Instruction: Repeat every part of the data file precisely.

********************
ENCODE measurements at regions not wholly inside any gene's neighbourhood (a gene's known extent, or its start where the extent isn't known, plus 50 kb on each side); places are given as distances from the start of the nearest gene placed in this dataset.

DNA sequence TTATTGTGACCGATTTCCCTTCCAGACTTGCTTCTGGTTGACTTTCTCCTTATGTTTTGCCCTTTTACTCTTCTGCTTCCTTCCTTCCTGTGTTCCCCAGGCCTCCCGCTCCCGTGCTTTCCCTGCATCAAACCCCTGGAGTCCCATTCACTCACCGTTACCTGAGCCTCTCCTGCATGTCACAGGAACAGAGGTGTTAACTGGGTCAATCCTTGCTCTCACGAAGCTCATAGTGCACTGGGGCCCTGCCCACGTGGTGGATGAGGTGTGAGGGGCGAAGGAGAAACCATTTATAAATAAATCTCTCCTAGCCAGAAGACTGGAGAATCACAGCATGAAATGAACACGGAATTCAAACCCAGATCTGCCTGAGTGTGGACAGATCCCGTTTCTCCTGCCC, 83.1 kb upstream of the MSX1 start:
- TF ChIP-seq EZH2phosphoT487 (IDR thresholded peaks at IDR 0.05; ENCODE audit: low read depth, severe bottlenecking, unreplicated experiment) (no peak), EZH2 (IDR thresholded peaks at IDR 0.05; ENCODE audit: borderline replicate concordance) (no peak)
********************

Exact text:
ENCODE measurements at regions not wholly inside any gene's neighbourhood (a gene's known extent, or its start where the extent isn't known, plus 50 kb on each side); places are given as distances from the start of the nearest gene placed in this dataset.

DNA sequence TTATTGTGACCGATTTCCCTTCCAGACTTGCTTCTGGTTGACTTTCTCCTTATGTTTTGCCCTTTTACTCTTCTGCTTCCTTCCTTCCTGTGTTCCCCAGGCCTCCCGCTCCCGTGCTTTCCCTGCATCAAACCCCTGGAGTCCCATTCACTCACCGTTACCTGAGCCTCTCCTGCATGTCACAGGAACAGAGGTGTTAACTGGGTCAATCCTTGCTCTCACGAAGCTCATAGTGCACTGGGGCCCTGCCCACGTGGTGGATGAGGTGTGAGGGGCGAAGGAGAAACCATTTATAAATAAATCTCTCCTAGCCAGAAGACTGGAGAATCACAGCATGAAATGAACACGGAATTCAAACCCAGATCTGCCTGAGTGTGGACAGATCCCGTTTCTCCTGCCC, 83.1 kb upstream of the MSX1 start:
- TF ChIP-seq EZH2phosphoT487 (IDR thresholded peaks at IDR 0.05; ENCODE audit: low read depth, severe bottlenecking, unreplicated experiment) (no peak), EZH2 (IDR thresholded peaks at IDR 0.05; ENCODE audit: borderline replicate concordance) (no peak)